Mini-magnets, like Buckeyballs, are growing in popularity, even as doctors and consumer advocates ask that they be taken off store shelves. Officials say that young children are coming in contact with the magnets and swallowing them, creating a potentially deadly scenario.
Recently, a pediatric specialty group called for a complete ban of the magnets, citing a recent study that shows the number of injuries associated with the mini-magnets has doubled in the past year. The study, which looked at more than 123 cases of children swallowing mini-magnets, found that nearly 30 percent of the cases required surgery and over 50 percent involved a patient between the ages of 1 and 6.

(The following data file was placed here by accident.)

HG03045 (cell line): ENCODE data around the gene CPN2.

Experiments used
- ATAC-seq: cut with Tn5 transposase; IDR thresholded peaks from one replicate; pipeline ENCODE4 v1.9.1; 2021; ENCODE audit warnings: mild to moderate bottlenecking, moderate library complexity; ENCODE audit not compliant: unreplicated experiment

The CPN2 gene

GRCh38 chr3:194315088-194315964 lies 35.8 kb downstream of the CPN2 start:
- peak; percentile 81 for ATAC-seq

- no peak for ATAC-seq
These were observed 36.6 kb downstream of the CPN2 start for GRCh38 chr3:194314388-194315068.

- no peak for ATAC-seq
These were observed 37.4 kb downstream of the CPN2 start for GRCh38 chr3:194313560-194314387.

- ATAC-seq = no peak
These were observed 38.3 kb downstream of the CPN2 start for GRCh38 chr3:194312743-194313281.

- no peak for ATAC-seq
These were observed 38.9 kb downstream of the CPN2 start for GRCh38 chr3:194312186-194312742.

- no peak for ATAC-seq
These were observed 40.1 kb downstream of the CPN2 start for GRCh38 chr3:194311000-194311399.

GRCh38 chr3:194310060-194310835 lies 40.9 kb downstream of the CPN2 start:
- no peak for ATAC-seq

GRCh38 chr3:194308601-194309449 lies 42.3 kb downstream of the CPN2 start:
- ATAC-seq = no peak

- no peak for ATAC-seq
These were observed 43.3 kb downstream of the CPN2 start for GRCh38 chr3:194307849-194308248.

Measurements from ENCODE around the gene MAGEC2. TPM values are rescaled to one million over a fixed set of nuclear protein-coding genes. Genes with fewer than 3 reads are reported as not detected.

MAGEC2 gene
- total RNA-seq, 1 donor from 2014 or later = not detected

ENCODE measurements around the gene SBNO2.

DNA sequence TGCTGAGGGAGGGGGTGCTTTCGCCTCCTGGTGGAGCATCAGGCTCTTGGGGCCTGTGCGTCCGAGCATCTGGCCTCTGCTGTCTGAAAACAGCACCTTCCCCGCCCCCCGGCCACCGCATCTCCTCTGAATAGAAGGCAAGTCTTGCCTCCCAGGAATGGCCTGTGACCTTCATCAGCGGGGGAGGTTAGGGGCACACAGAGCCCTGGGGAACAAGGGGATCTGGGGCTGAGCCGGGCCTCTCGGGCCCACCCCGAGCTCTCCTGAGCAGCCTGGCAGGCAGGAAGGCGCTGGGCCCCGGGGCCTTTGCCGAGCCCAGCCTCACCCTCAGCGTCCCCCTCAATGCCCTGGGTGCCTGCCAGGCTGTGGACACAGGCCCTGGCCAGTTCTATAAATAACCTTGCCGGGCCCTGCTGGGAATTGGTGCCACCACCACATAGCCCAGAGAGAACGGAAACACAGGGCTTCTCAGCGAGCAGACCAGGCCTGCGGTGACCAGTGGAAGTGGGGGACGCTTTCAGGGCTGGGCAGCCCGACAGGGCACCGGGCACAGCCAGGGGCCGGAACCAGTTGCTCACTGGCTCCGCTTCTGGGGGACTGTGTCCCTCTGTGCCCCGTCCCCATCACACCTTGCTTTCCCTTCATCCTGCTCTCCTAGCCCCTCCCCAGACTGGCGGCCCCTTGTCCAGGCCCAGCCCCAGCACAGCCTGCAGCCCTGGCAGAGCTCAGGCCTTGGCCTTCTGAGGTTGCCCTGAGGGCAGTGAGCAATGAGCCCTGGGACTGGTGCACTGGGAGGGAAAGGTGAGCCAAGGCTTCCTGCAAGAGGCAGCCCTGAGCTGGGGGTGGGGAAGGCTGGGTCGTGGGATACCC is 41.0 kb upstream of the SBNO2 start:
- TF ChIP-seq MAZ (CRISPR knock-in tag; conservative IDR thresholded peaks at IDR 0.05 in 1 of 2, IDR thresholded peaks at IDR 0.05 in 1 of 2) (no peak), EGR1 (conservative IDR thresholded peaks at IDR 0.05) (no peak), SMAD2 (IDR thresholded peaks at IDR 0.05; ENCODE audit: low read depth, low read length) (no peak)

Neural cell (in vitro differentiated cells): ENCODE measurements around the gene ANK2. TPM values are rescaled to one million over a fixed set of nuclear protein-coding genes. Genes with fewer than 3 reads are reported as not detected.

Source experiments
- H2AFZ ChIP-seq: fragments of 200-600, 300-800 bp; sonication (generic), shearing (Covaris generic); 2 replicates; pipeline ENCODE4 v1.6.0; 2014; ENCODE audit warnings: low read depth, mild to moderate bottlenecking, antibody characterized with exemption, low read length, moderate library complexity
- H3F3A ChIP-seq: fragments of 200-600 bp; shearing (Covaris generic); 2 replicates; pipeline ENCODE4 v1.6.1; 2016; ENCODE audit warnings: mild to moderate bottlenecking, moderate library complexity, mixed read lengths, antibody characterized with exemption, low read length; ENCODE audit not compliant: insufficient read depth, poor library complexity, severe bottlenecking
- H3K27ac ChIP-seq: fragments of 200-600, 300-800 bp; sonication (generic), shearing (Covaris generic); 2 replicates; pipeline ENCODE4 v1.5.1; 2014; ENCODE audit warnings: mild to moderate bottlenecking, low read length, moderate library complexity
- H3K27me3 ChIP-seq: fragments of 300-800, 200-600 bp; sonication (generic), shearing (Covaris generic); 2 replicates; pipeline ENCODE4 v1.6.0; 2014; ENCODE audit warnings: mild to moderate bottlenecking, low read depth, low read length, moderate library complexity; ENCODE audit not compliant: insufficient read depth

When children ingest two or more of these magnets, they can magnetize through the intestinal wall, possibly creating punctures, blockages, and twisting in the intestine. They can also cause infections, blood poisoning, and in some cases, death.
The Consumer Product Safety Commission has already filed a lawsuit to stop the production and sale of Buckeyball mini-magnets.